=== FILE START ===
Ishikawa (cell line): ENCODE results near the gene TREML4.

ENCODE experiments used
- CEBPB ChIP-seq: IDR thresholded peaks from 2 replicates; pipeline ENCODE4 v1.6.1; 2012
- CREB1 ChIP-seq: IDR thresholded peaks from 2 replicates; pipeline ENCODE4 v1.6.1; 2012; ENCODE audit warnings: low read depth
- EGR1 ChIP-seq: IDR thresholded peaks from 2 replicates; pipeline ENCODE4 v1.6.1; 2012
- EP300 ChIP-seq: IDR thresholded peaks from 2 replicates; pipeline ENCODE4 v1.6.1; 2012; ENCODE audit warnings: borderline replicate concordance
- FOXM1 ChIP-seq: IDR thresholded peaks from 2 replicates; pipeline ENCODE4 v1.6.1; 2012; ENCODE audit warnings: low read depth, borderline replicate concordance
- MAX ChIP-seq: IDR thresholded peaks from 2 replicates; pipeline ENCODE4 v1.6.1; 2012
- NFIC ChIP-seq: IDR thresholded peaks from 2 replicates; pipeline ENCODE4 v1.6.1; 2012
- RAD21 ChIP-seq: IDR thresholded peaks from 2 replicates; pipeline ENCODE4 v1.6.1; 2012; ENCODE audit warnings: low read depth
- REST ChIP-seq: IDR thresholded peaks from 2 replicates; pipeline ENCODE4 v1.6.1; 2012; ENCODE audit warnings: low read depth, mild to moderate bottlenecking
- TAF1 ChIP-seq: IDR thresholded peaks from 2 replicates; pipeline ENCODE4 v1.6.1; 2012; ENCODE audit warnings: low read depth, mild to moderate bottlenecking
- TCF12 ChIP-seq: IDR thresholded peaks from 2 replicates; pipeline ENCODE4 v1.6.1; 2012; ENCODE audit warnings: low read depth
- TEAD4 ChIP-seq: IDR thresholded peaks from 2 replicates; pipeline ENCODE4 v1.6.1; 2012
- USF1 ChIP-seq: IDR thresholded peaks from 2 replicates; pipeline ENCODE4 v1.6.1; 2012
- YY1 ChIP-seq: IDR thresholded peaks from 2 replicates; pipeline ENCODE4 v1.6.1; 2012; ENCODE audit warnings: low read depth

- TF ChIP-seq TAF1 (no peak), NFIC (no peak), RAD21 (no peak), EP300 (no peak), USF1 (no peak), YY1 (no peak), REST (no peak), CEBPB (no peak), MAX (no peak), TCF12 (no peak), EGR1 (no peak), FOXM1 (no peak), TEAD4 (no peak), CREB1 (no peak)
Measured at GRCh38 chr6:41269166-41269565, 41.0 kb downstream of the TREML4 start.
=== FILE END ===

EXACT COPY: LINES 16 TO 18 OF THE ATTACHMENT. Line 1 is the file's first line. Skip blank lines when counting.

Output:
- YY1 ChIP-seq: IDR thresholded peaks from 2 replicates; pipeline ENCODE4 v1.6.1; 2012; ENCODE audit warnings: low read depth

- TF ChIP-seq TAF1 (no peak), NFIC (no peak), RAD21 (no peak), EP300 (no peak), USF1 (no peak), YY1 (no peak), REST (no peak), CEBPB (no peak), MAX (no peak), TCF12 (no peak), EGR1 (no peak), FOXM1 (no peak), TEAD4 (no peak), CREB1 (no peak)
Measured at GRCh38 chr6:41269166-41269565, 41.0 kb downstream of the TREML4 start.